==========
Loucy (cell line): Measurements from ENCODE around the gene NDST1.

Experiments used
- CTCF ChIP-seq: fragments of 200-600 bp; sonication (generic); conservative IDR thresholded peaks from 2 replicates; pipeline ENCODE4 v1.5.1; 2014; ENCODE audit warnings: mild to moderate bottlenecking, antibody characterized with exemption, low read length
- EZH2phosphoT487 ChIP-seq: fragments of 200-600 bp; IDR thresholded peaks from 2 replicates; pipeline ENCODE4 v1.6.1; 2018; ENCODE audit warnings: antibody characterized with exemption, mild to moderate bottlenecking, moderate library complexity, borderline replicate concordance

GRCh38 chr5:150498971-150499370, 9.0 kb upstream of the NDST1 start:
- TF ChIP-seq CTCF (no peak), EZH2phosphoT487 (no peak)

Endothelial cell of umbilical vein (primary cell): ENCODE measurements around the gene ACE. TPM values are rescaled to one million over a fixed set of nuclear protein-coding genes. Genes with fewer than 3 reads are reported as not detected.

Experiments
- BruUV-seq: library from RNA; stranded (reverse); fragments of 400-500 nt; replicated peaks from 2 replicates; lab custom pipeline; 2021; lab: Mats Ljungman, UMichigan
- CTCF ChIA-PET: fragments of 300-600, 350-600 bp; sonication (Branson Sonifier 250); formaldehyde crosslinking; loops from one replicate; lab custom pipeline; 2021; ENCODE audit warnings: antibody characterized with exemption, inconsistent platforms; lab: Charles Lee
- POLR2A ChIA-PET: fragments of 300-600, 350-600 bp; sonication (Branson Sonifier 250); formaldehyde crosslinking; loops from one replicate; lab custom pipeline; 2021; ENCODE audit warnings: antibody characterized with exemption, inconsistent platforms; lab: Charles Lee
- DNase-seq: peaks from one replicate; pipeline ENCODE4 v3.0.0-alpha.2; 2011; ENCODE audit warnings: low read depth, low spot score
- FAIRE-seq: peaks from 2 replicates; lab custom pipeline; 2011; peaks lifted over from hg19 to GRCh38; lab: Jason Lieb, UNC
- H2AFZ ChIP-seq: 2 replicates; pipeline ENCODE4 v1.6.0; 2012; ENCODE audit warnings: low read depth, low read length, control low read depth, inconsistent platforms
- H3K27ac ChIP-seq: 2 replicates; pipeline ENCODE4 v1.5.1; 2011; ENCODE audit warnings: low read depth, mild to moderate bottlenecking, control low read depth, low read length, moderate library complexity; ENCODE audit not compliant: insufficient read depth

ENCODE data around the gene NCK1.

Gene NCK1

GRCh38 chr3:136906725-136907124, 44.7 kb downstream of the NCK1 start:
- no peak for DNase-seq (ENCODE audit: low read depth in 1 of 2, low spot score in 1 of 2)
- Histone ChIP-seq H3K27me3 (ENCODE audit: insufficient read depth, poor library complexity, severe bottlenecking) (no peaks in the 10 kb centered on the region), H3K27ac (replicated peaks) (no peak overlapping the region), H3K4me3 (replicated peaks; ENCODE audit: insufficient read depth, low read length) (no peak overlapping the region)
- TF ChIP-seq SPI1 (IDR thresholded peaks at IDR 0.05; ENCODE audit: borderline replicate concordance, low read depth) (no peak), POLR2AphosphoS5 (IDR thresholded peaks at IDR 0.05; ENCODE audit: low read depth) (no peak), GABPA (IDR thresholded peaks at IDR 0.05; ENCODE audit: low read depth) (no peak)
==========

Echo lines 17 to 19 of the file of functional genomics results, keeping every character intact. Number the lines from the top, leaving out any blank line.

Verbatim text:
Gene NCK1

GRCh38 chr3:136906725-136907124, 44.7 kb downstream of the NCK1 start:
- no peak for DNase-seq (ENCODE audit: low read depth in 1 of 2, low spot score in 1 of 2)